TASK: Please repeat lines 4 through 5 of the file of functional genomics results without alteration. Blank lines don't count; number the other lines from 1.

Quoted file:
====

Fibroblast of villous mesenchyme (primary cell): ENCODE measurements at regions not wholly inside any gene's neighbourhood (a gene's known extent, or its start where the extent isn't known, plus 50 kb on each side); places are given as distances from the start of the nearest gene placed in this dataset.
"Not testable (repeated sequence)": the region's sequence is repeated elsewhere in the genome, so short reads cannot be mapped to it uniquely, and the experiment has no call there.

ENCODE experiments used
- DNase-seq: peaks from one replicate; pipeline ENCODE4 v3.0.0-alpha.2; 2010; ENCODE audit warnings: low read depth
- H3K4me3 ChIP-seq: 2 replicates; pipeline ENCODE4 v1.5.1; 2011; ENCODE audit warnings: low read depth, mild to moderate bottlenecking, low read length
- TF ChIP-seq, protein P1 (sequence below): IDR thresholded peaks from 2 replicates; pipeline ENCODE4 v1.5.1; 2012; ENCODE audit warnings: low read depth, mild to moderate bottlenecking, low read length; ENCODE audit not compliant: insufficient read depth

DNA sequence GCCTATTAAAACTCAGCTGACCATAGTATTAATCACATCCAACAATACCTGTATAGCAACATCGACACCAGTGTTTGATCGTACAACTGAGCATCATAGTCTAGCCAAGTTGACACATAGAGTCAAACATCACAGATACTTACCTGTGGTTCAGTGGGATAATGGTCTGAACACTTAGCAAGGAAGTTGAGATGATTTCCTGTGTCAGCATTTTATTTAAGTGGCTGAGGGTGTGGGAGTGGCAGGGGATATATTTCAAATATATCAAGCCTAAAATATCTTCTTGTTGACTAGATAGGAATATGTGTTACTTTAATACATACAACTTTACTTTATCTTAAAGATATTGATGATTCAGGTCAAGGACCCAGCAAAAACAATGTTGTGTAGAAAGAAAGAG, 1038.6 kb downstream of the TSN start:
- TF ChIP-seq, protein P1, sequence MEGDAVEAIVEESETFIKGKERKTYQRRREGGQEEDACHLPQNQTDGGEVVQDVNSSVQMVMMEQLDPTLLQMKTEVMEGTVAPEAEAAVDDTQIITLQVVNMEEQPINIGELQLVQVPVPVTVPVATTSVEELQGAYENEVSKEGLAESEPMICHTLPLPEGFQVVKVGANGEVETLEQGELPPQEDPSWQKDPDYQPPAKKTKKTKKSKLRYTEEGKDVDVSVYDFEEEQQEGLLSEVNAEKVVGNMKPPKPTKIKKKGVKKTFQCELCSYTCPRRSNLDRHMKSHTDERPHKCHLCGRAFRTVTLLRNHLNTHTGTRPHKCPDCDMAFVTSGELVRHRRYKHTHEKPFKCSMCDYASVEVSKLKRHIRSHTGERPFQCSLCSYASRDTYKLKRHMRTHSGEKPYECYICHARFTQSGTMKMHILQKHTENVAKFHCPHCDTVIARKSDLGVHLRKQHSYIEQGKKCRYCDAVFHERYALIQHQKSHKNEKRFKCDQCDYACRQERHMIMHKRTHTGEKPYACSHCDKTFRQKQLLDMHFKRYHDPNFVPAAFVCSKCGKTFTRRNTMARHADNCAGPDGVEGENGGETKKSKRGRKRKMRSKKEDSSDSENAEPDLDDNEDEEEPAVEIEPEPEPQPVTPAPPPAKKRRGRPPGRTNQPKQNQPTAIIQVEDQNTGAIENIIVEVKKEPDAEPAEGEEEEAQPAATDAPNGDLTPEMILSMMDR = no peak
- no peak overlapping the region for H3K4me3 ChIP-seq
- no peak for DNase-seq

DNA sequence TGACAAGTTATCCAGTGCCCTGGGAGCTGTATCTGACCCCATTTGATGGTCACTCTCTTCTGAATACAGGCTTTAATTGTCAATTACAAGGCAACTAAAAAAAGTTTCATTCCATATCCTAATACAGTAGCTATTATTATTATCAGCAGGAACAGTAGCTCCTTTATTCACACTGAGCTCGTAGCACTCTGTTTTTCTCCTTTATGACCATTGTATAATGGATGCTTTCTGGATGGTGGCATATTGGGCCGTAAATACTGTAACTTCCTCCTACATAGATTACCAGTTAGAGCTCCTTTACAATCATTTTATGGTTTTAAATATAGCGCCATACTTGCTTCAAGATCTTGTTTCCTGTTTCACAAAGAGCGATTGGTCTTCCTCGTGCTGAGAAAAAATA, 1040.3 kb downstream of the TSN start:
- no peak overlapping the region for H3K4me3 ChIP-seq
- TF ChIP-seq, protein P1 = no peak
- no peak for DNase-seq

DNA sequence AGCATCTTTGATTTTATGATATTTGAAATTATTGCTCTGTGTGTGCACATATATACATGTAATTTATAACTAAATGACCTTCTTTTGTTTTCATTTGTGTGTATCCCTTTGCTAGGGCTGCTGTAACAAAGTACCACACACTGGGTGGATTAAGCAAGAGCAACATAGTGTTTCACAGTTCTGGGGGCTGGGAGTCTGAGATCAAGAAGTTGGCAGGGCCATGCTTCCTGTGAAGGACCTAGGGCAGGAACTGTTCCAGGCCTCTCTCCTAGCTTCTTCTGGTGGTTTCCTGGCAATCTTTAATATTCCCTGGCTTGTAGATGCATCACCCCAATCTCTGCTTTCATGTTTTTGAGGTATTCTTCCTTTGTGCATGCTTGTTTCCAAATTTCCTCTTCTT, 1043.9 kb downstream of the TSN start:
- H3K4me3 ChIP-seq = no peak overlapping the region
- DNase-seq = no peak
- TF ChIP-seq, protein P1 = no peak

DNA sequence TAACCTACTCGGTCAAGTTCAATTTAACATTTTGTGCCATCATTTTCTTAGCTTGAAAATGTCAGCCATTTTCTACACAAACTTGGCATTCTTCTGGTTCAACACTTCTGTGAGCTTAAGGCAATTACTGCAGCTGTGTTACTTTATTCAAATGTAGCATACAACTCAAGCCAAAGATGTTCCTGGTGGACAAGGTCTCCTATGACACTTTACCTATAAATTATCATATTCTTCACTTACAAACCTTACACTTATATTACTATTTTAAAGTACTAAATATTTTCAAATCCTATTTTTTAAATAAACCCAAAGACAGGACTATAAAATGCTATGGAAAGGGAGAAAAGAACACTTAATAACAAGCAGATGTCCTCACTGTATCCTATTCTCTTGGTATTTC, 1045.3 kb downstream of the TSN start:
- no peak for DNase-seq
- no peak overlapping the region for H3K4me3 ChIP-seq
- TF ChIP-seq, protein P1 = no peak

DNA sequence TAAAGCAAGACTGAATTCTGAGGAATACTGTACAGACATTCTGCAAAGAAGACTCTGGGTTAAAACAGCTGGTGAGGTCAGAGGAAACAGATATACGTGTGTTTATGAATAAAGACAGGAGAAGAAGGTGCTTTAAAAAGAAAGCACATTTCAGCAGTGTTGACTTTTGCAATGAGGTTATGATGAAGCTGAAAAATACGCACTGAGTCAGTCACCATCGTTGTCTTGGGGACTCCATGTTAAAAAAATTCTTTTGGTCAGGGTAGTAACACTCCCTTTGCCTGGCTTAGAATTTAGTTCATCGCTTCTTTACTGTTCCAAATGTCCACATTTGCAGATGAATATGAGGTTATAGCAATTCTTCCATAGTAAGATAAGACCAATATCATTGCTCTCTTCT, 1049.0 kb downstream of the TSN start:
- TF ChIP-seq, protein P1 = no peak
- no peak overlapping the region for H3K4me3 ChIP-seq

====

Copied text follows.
- DNase-seq: peaks from one replicate; pipeline ENCODE4 v3.0.0-alpha.2; 2010; ENCODE audit warnings: low read depth
- H3K4me3 ChIP-seq: 2 replicates; pipeline ENCODE4 v1.5.1; 2011; ENCODE audit warnings: low read depth, mild to moderate bottlenecking, low read length